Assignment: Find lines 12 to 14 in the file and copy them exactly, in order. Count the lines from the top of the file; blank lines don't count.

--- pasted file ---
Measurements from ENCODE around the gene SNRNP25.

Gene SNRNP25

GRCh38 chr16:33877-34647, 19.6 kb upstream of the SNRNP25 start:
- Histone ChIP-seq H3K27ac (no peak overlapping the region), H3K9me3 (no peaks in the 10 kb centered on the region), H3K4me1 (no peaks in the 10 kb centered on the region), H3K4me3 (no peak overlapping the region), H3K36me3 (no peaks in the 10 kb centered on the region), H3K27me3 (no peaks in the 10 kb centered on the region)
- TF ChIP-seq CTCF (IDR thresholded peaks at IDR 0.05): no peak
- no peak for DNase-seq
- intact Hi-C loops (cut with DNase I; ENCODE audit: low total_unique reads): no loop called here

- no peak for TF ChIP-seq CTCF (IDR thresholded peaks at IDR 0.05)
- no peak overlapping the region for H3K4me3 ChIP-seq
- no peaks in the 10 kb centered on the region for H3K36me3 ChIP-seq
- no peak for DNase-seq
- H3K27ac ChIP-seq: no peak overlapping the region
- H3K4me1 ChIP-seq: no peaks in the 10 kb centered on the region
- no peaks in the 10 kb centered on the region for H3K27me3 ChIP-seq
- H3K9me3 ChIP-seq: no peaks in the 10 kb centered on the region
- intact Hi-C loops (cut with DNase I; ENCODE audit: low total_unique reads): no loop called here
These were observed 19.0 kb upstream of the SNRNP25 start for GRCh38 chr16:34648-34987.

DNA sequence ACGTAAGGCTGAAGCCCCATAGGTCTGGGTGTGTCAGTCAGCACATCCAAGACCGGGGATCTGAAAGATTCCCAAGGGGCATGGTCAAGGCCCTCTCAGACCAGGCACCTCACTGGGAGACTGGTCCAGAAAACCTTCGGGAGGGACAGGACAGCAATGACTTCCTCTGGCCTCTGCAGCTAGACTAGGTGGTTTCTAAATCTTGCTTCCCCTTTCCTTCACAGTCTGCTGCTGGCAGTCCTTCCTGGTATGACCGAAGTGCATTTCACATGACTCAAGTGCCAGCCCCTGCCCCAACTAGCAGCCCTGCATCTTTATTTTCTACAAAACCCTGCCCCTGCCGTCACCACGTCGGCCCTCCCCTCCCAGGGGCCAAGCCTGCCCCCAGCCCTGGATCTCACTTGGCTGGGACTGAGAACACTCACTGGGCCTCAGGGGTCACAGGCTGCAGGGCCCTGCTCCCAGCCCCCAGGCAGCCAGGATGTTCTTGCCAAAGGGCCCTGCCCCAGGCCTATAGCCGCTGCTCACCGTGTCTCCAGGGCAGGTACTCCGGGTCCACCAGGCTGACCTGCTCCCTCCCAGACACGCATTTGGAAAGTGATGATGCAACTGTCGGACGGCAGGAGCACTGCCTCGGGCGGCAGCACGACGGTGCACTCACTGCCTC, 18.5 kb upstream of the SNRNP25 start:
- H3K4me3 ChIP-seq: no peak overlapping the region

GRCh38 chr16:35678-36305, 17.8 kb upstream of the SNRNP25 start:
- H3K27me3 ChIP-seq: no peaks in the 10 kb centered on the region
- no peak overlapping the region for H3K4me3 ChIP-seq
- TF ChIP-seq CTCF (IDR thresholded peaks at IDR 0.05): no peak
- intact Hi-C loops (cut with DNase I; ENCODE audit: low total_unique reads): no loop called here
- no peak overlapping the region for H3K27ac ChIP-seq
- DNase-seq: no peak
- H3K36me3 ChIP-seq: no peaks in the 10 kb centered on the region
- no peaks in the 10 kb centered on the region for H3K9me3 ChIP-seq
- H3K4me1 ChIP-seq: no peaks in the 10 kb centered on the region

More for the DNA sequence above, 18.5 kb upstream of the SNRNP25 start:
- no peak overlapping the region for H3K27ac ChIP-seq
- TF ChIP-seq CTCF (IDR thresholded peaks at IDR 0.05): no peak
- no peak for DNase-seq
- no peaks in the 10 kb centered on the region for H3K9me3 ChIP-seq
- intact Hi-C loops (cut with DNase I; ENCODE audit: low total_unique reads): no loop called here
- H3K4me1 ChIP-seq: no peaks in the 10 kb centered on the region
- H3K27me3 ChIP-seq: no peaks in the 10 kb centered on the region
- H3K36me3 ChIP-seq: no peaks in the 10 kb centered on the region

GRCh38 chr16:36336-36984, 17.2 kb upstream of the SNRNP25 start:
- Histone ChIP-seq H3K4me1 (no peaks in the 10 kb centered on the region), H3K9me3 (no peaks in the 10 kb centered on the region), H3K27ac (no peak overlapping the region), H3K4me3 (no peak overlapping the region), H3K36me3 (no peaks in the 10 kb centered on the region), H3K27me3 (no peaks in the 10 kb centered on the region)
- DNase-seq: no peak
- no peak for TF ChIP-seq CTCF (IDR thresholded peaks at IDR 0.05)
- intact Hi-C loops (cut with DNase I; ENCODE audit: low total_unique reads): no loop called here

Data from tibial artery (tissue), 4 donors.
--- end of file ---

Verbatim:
- H3K27ac ChIP-seq: no peak overlapping the region
- H3K4me1 ChIP-seq: no peaks in the 10 kb centered on the region
- no peaks in the 10 kb centered on the region for H3K27me3 ChIP-seq